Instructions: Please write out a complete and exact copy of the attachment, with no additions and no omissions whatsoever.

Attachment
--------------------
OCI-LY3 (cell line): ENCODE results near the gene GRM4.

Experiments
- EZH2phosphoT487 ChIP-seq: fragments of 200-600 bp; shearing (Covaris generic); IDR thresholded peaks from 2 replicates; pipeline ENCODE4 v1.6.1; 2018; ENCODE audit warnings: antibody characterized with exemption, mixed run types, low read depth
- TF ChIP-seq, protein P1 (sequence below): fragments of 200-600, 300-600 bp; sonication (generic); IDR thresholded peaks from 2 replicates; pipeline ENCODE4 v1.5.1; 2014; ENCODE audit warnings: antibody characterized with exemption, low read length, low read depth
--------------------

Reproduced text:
OCI-LY3 (cell line): ENCODE results near the gene GRM4.

Experiments
- EZH2phosphoT487 ChIP-seq: fragments of 200-600 bp; shearing (Covaris generic); IDR thresholded peaks from 2 replicates; pipeline ENCODE4 v1.6.1; 2018; ENCODE audit warnings: antibody characterized with exemption, mixed run types, low read depth
- TF ChIP-seq, protein P1 (sequence below): fragments of 200-600, 300-600 bp; sonication (generic); IDR thresholded peaks from 2 replicates; pipeline ENCODE4 v1.5.1; 2014; ENCODE audit warnings: antibody characterized with exemption, low read length, low read depth